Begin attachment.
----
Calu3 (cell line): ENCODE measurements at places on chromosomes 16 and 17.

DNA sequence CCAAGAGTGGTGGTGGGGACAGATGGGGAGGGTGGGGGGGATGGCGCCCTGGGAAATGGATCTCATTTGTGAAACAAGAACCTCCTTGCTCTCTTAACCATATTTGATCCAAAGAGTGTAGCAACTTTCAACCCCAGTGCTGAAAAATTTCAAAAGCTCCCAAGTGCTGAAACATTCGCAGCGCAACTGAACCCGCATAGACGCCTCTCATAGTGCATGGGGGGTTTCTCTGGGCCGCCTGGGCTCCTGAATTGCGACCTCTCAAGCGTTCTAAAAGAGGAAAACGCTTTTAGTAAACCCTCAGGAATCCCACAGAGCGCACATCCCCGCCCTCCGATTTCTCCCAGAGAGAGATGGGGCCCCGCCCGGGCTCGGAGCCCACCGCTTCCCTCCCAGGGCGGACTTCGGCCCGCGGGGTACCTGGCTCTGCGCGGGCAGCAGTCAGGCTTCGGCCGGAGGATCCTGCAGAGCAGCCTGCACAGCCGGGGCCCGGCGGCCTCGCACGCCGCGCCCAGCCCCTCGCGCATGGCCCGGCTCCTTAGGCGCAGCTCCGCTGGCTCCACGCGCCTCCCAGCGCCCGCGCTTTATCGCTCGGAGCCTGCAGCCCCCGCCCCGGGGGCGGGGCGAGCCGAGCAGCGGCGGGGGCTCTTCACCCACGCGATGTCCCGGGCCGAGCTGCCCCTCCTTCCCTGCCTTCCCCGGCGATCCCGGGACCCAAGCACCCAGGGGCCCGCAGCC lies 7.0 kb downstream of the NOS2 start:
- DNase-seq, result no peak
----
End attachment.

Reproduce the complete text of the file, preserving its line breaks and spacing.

Calu3 (cell line): ENCODE measurements at places on chromosomes 16 and 17.

DNA sequence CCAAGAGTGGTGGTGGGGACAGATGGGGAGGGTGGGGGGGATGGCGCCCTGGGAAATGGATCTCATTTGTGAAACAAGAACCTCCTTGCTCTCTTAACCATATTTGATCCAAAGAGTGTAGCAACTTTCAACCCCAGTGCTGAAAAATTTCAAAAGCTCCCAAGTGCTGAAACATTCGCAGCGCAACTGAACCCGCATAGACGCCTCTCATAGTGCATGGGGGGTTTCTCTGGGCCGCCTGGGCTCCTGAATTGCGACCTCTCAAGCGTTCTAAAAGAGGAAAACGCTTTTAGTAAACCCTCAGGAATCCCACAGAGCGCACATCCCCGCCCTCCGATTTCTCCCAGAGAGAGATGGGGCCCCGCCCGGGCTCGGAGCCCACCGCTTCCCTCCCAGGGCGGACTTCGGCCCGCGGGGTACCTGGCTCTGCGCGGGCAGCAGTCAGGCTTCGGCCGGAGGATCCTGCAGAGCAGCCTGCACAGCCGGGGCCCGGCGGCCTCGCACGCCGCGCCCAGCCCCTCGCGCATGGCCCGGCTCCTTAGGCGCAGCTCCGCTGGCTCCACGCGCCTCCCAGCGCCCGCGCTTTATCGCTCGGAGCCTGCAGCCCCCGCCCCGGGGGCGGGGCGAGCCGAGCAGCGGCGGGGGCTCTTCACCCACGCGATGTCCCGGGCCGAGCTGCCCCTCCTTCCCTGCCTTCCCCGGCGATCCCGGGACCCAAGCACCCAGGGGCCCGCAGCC lies 7.0 kb downstream of the NOS2 start:
- DNase-seq, result no peak